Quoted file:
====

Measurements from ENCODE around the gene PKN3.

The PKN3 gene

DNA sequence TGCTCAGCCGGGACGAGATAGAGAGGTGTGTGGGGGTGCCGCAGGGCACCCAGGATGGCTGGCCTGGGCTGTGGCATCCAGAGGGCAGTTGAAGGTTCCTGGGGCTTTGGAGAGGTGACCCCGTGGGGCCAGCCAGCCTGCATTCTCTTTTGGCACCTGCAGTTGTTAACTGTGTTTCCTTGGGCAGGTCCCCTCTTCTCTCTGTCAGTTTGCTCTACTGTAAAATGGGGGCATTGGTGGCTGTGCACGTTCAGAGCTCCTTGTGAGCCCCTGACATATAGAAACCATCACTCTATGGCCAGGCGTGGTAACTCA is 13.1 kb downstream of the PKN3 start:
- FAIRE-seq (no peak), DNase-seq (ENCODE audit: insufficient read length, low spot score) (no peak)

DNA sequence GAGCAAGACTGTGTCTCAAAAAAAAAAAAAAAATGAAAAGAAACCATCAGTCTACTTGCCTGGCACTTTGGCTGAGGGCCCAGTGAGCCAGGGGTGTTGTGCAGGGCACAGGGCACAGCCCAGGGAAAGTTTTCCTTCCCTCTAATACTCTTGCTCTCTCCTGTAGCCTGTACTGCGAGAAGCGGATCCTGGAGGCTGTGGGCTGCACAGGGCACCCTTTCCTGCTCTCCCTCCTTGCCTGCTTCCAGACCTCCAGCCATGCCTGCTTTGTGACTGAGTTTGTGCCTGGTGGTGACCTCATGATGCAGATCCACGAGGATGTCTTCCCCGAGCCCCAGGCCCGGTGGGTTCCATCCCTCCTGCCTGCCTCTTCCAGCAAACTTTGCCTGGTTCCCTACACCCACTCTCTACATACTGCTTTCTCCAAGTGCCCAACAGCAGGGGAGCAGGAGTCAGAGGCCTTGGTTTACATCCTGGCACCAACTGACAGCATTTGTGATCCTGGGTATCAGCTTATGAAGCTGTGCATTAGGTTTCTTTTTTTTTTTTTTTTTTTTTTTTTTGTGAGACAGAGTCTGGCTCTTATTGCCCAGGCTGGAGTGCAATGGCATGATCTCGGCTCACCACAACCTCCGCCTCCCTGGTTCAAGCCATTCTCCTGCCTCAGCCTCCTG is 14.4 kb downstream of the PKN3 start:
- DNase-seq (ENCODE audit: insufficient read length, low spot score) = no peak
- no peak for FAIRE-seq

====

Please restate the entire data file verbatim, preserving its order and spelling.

Measurements from ENCODE around the gene PKN3.

The PKN3 gene

DNA sequence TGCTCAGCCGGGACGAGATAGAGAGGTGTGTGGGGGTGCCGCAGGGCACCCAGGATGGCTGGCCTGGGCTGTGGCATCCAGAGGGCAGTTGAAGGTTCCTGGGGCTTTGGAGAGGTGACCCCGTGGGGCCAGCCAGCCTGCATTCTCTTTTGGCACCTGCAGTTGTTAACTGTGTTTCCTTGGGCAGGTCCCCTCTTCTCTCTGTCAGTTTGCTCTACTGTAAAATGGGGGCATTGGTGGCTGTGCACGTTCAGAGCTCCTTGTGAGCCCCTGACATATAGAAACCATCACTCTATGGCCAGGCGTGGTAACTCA is 13.1 kb downstream of the PKN3 start:
- FAIRE-seq (no peak), DNase-seq (ENCODE audit: insufficient read length, low spot score) (no peak)

DNA sequence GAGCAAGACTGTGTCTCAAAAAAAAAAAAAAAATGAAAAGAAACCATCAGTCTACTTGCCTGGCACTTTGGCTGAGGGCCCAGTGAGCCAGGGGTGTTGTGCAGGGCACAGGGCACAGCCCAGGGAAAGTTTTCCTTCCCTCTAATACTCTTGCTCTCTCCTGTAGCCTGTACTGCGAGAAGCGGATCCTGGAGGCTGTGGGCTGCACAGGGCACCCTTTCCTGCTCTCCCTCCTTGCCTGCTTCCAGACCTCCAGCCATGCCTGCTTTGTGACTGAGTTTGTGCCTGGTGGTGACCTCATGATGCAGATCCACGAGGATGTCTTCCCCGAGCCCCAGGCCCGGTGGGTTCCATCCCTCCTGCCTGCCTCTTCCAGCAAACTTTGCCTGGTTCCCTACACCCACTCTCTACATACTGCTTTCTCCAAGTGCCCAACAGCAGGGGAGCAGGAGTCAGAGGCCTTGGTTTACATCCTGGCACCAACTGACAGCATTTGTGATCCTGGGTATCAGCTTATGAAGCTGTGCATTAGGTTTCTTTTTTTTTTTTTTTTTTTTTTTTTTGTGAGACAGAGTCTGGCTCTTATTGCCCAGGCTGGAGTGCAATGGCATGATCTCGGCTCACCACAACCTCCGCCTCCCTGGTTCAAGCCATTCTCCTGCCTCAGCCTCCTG is 14.4 kb downstream of the PKN3 start:
- DNase-seq (ENCODE audit: insufficient read length, low spot score) = no peak
- no peak for FAIRE-seq